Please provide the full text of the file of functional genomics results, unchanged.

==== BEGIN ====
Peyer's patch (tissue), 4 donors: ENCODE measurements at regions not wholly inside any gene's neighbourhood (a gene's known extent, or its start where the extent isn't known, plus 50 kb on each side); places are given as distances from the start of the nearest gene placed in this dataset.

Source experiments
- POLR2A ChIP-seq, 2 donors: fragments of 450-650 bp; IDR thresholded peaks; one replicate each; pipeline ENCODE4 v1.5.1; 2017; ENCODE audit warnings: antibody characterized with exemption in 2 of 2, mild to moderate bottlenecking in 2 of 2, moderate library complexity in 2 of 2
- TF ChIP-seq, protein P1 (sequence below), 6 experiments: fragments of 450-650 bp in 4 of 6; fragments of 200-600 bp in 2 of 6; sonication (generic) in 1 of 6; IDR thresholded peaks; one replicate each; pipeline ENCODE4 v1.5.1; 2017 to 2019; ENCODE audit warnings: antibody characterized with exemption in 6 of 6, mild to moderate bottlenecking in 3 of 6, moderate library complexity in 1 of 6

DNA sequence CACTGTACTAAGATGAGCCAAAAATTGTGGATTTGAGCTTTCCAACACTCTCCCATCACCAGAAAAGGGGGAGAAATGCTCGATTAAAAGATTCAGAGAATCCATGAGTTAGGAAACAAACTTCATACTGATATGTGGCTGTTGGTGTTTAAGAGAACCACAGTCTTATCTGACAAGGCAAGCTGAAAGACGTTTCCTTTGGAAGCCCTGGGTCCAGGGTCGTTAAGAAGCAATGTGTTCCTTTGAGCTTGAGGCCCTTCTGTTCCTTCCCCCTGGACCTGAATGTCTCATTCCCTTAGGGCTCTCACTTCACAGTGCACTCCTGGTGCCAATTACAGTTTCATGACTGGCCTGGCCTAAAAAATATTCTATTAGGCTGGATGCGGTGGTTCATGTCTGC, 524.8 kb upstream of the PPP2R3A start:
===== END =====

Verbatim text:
Peyer's patch (tissue), 4 donors: ENCODE measurements at regions not wholly inside any gene's neighbourhood (a gene's known extent, or its start where the extent isn't known, plus 50 kb on each side); places are given as distances from the start of the nearest gene placed in this dataset.

Source experiments
- POLR2A ChIP-seq, 2 donors: fragments of 450-650 bp; IDR thresholded peaks; one replicate each; pipeline ENCODE4 v1.5.1; 2017; ENCODE audit warnings: antibody characterized with exemption in 2 of 2, mild to moderate bottlenecking in 2 of 2, moderate library complexity in 2 of 2
- TF ChIP-seq, protein P1 (sequence below), 6 experiments: fragments of 450-650 bp in 4 of 6; fragments of 200-600 bp in 2 of 6; sonication (generic) in 1 of 6; IDR thresholded peaks; one replicate each; pipeline ENCODE4 v1.5.1; 2017 to 2019; ENCODE audit warnings: antibody characterized with exemption in 6 of 6, mild to moderate bottlenecking in 3 of 6, moderate library complexity in 1 of 6

DNA sequence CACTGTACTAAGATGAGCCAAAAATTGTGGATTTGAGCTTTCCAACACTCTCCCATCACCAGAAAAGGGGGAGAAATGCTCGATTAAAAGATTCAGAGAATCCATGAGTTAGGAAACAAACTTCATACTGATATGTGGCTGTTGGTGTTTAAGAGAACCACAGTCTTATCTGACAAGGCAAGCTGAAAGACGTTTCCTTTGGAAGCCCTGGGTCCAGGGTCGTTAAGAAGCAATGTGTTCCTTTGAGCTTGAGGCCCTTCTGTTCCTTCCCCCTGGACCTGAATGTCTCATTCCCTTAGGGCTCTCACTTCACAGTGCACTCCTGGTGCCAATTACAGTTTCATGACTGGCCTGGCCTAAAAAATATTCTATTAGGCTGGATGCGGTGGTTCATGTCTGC, 524.8 kb upstream of the PPP2R3A start: